Take out one of your business cards and hold it up in front of you with your business information facing out.It was the spring of 2001 and the front of my card said “CEO/Founder.” It had our beautiful company logo that inspired me on it, and a San Francisco street address I was proud of.
I was committed. I was all in. Everything was about the company. Everything revolved around the company.
I liked everyone who worked for the company, I spent most of my time at the office, and every relationship I was actively involved in was with someone who worked for me, provided services to the company and me, or was in some way working with or for the company. Even my wife worked there.
The back of my card was blank.
My business card was a perfect metaphor for my life; everything was about what you saw. I paid no attention to the back of the card. The side of the card about me, was blank, empty and of no personal concern.
At the time, I thought that was a good thing. I thought I was supposed to live and breathe the startup, and that 100-hour workweeks were a normal way to live. I left the office to change clothes, clean up and sleep. I was living the entrepreneurs dream.
And then it ended.
An eye-opening experience
After the final employee was gone, the assets liquidated, the house sold and the divorce underway, I started to realize that everything I had invested time and energy into was gone. The front was now as blank and empty as the back.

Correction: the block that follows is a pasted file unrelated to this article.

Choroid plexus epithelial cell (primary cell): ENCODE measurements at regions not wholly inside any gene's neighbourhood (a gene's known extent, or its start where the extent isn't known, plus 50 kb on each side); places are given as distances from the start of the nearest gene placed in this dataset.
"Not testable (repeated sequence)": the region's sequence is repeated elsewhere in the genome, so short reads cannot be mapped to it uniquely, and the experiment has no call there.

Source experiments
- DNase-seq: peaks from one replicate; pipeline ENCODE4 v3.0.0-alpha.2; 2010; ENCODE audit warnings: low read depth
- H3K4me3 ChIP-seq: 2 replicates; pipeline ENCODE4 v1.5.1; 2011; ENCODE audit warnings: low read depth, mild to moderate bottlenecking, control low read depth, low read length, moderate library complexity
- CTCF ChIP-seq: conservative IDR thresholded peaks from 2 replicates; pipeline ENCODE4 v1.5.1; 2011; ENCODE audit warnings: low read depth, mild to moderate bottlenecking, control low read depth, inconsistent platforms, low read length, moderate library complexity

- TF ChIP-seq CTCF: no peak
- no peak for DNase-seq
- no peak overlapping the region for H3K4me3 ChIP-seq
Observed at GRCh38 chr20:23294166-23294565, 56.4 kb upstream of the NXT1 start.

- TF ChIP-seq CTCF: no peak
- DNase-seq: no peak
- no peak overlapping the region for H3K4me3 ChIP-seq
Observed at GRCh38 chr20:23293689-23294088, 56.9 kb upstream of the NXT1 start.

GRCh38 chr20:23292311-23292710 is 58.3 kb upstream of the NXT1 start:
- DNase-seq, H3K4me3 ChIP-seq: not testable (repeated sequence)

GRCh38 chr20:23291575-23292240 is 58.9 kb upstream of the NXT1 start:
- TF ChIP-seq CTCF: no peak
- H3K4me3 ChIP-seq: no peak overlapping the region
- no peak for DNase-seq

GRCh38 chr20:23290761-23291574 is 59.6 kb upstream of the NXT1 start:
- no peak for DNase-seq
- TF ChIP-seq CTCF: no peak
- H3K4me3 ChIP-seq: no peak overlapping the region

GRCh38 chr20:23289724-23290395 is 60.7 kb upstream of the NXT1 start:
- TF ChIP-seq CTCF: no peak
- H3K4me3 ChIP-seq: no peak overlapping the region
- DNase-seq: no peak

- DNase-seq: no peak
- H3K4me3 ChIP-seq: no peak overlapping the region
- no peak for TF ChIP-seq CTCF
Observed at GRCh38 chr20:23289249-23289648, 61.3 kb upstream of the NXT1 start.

I had placed the entirety of my identity on the front of my business card. Everything was related to the business and now that there was no business, it felt like there was nothing left at all. Everywhere I looked and everything I saw was blank, it was empty, and the loneliness was life threatening.
Looking back, I’ve realized that investing everything in the front of the card was selfish and dangerous.
Today, I invest in both sides of my business card. I have deep relationships with friends who have nothing to do with my work or my industry. My wife has her own career and I have learned to separate my work and personal life.
We tend to think the most important side of our business card is the front — the business side — when the reality is the opposite. The front of your card — what you do — will come and go, the back of the card — who you are — is your constant.
Invest in the back of your card. Make sure you know the difference between your work life, your work friends and your personal life. The key to long-term happiness, security and quality of life is on the back of your card. Make sure it has more on it than the front. ●